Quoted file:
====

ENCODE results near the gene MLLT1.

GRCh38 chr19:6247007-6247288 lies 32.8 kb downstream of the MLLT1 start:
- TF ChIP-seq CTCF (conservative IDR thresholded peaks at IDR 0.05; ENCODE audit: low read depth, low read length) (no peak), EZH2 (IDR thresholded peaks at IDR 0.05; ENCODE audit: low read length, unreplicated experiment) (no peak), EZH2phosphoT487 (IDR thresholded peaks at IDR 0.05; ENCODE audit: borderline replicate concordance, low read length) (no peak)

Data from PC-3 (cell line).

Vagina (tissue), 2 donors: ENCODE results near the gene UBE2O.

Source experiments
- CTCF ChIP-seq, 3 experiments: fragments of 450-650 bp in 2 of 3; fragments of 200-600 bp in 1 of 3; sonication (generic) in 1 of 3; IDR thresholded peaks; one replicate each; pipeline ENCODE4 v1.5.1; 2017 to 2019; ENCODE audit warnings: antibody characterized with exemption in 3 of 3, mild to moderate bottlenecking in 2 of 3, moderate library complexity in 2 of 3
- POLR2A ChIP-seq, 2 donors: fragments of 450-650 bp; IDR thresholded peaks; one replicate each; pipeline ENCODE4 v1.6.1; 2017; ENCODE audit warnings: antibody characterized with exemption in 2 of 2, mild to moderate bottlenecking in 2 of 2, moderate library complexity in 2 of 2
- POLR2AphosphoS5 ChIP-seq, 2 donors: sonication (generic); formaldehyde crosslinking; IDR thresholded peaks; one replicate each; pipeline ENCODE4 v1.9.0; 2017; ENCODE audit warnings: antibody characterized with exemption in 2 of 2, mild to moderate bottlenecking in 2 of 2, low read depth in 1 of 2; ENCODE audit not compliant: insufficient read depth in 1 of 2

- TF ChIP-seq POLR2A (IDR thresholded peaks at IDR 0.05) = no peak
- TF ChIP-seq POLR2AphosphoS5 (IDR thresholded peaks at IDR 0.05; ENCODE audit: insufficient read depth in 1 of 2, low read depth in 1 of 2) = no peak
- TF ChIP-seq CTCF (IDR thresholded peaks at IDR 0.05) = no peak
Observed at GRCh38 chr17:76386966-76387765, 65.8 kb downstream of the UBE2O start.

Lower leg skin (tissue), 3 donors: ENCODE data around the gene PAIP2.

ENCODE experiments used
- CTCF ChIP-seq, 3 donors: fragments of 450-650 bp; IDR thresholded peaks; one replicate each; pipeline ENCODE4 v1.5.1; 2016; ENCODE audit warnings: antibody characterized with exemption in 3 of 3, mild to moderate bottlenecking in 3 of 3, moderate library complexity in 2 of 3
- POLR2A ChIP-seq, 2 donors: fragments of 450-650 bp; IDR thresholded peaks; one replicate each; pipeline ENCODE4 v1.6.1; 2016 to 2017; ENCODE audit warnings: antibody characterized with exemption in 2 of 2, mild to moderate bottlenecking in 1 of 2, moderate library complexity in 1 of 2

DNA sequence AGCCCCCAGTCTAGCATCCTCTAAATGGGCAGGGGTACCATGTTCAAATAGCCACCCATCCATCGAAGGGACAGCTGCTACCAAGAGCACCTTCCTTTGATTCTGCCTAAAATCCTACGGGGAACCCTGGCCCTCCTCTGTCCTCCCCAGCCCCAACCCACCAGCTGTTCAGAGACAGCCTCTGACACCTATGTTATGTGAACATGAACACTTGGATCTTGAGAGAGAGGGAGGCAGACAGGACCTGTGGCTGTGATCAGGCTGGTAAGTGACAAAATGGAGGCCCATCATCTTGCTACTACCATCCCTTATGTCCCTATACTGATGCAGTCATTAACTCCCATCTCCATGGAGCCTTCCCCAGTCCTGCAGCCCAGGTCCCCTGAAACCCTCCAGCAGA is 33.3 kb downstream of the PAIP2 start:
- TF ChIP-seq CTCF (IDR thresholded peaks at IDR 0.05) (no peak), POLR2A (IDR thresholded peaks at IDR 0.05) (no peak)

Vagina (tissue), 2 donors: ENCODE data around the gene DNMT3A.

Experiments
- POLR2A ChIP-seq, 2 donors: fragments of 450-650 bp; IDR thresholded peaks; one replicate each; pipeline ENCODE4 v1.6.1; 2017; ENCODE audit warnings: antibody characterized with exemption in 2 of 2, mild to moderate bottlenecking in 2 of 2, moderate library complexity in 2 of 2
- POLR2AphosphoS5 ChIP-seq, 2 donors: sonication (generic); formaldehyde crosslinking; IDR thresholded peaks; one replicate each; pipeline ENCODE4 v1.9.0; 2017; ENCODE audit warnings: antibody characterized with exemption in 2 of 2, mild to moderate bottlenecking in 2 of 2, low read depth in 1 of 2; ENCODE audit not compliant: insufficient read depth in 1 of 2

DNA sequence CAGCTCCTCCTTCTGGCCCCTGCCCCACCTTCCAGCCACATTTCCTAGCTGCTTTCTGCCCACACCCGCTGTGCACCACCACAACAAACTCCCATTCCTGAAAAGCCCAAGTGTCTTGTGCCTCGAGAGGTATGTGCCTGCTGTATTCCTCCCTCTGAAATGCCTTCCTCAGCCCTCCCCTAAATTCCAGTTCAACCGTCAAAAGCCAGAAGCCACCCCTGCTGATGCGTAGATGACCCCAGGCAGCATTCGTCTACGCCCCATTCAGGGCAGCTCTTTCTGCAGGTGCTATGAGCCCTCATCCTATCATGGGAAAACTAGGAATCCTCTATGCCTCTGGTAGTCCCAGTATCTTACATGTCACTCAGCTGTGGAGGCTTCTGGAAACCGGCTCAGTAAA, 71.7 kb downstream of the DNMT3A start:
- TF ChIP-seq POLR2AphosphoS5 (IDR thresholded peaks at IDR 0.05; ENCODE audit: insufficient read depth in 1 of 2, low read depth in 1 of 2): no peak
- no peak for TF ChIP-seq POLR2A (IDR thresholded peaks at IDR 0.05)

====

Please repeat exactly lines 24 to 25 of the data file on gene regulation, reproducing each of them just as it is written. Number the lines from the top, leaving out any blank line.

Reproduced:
DNA sequence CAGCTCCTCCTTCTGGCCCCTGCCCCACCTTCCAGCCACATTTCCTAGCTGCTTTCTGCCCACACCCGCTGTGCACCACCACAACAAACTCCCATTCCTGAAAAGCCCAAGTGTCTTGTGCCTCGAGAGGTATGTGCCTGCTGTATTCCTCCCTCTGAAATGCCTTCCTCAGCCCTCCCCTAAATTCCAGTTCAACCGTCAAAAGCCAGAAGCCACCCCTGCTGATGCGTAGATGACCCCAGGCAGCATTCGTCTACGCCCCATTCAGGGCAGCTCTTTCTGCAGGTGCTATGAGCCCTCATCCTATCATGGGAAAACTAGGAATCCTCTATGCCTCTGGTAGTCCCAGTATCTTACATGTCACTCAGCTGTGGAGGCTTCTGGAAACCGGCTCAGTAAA, 71.7 kb downstream of the DNMT3A start:
- TF ChIP-seq POLR2AphosphoS5 (IDR thresholded peaks at IDR 0.05; ENCODE audit: insufficient read depth in 1 of 2, low read depth in 1 of 2): no peak